Debt is a financial miracle.
If you buy a property for 20% down, with the bank financing the rest, and it goes up in value by just 10%, your profit is 50%. (I’ll wait while you do the math.)
If you have a factory and can buy a machine that increases productivity, the money you borrow to pay for that machine creates enough profit that you get to do it again. And again.
Alas, the ratchet can also go the other way.
If that property goes down in value a little bit, you lose everything.
If your competitors buy better and more expensive machinery than you have, they can sell for less than you can, and your investment disappears.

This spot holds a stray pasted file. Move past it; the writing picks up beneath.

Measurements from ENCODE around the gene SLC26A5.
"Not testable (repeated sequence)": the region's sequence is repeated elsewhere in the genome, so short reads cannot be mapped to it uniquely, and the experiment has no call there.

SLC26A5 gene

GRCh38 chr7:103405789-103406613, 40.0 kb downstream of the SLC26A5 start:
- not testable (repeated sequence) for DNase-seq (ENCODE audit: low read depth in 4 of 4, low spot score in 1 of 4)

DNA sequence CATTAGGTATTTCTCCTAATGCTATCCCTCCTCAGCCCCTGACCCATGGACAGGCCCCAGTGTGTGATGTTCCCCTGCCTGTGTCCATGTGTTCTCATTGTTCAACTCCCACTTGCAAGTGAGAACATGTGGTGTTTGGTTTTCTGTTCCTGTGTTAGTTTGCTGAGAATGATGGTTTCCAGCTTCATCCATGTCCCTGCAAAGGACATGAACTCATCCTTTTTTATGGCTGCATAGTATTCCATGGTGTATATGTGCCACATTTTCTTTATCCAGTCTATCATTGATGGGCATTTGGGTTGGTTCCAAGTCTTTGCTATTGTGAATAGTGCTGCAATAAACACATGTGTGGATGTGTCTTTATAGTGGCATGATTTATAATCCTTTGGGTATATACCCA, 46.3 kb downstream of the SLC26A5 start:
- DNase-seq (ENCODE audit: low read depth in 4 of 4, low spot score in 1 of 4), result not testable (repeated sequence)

Farming is difficult. It always has been. But leverage and debt make it a persistent challenge. If the weather is better than anyone expects and the markets are just right, you do really well for a season. But if conditions change, if fertilizer is hard to get, if there’s a glut–well, the bank still does fine, but the farmer can get wiped out.
The reason that supply chain issues were so bad is that leveraged organizations needed to figure out how to extract every penny from their cash flow, and having less inventory on hand seemed like a smart way to eke out a bit more leverage. Until a shipment is late and then it all grinds to a halt.
And… when a bank or an investor is considering two power plants, and they discover that the coal plant is 1% more profitable in the short run but 100x worse for the community, they go for pennies instead of resilience. Because leverage multiplies the value of a short-term penny so much that they feel as if they have no choice but to choose the fragile, selfish, short-term path.
Leverage accelerates everything. Learning to see it is a key step in understanding how to fix it.